Kraft Foods announced a U.S. recall of its Baker’s Premium White Chocolate Baking Squares. The packaged foods maker cited concerns of possible Salmonella bacteria contamination.
The products affected include the UPC Code 0043000252200 and the best-when-used by dates of:
• 31 MAR 2008 XCZ
• 01 APR 2008 XCZ
• 02 APR 2008 XCZ
• 03 APR 2008 XCZ
The products were distributed across the U.S. The possibility of Salmonella contamination was discovered after the Food and Drug Administration conducted tests and noticed that some of the chocolate packages had Salmonella. Kraft says it is taking aggressive action to discover the source o the problem.
Salmonella is a bacteria that causes infections. Salmonella usually leads to diarrhea, fever, abdominal cramps—and in people with a weakened immune system—death. Salmonella is foodborne, and can be spread via people eating contaminated food products.
Beef, milk, poultry, and eggs have been known to contain salmonella. Raw foods can contain salmonella, but cooking a contaminated food properly can kill the salmonella. A food item can also be contaminated with salmonella if the person that prepared their food did not wash their hands after going to the bathroom or already has salmonella and touches the food with their hands.
Nearly 40,000 salmonellosis cases are reported in the U.S. annually. Some 600 people die from salmonella every year. The elderly, young children, and those with weaker immune systems are most likely to contract salmonellosis.
The CDC offers consumers what they can do to avoid salmonella contamination:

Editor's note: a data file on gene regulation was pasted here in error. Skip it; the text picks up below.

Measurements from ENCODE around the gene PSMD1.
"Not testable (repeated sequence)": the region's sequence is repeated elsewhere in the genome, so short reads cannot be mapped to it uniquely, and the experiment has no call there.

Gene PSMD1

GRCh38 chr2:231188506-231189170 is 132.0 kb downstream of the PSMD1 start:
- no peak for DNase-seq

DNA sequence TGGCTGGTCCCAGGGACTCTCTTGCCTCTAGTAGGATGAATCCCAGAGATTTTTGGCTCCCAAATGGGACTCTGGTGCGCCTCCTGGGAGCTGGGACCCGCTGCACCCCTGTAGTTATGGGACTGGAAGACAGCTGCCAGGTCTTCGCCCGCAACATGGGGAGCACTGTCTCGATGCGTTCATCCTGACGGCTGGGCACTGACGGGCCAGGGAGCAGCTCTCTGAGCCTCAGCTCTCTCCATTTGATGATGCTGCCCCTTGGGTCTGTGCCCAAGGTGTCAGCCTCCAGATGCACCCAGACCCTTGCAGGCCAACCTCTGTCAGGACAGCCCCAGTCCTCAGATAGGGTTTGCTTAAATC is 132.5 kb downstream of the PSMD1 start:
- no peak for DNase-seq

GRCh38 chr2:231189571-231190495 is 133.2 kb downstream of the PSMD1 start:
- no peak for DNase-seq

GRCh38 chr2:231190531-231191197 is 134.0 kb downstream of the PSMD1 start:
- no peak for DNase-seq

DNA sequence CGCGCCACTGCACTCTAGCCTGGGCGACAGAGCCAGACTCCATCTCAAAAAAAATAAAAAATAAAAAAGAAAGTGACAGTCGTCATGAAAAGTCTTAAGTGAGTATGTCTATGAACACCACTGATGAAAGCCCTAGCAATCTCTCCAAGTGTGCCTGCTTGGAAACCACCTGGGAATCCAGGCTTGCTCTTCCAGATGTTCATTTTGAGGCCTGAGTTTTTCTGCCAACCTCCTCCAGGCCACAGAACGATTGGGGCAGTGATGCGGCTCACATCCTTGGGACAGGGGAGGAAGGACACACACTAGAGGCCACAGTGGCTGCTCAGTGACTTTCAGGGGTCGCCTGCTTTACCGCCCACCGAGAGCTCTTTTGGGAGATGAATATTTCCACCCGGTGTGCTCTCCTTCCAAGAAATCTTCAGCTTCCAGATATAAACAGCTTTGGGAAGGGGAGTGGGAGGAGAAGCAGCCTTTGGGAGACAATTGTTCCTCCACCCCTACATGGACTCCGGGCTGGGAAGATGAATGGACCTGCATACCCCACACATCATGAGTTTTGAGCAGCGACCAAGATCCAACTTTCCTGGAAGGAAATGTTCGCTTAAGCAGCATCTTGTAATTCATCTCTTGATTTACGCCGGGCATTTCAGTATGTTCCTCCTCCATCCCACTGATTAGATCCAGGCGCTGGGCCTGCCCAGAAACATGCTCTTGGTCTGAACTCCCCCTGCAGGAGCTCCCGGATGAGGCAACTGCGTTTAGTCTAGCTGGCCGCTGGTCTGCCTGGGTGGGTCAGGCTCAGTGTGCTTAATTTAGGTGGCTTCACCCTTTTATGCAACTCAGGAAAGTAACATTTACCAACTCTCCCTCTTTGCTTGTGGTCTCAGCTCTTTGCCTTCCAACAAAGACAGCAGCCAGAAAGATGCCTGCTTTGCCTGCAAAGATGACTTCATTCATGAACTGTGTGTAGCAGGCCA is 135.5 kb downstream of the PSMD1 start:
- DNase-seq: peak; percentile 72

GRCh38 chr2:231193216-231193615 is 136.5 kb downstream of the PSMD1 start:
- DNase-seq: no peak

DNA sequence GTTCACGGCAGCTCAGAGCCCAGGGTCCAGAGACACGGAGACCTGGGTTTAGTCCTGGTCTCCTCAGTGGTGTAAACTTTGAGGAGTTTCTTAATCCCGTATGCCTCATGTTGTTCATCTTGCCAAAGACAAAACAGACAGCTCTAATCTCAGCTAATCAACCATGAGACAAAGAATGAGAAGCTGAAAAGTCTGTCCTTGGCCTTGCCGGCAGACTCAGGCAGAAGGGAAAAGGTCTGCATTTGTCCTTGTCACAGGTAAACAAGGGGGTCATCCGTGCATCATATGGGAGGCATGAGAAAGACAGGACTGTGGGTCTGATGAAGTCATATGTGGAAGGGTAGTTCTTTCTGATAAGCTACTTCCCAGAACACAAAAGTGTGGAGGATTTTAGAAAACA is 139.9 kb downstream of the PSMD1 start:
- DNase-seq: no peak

• Cook poultry, ground beef, and eggs thoroughly before eating. Do not eat or drink foods containing raw eggs, or raw unpasteurized milk.
• If you are served undercooked meat, poultry or eggs in a restaurant, don’t hesitate to send it back to the kitchen for further cooking.
• Wash hands, kitchen work surfaces, and utensils with soap and water immediately after they have been in contact with raw meat or poultry.
• Be particularly careful with foods prepared for infants, the elderly, and the immunocompromised.
• Wash hands with soap after handling reptiles or birds, or after contact with pet feces.
• Avoid direct or even indirect contact between reptiles (turtles, iguanas, other lizards, snakes) and infants or immunocompromised persons.
• Don’t work with raw poultry or meat, and an infant (e.g., feed, change diaper) at the same time.
• Mother’s milk is the safest food for young infants. Breast-feeding prevents salmonellosis and many other health problems.
Food distributors, producers, and workers are legally obligated to ensure that their food products are not a health threat to consumers. When this obligation is not met, a person who becomes sick, injured, or dies because of the contaminated food product may have grounds to file a products liability claim or lawsuit.
Other common foodborne illnesses that can lead to a products liability case if the contamination is caused by negligence:
• Food poisoning
Kraft recalls white chocolate, CNN.com, October 4, 2007
Kraft Foods Recals Baker’s Premium White Chocolate Baking Squares Because of Possible Health Risk, Kraft.com, October 3, 2007
Related Web Resources:
What are Salmonella?, Salmonella.org
The personal injury law firm of Lebowitz and Mzhen represents clients throughout Maryland and the Washington D.C. that have become sick or injured because a food manufacturer, food distributor, food retailer, or restaurant was negligent in their preparation or handling of the food. To schedule your free consultation with one of our personal injury lawyers, contact Lebowitz and Mzhen today.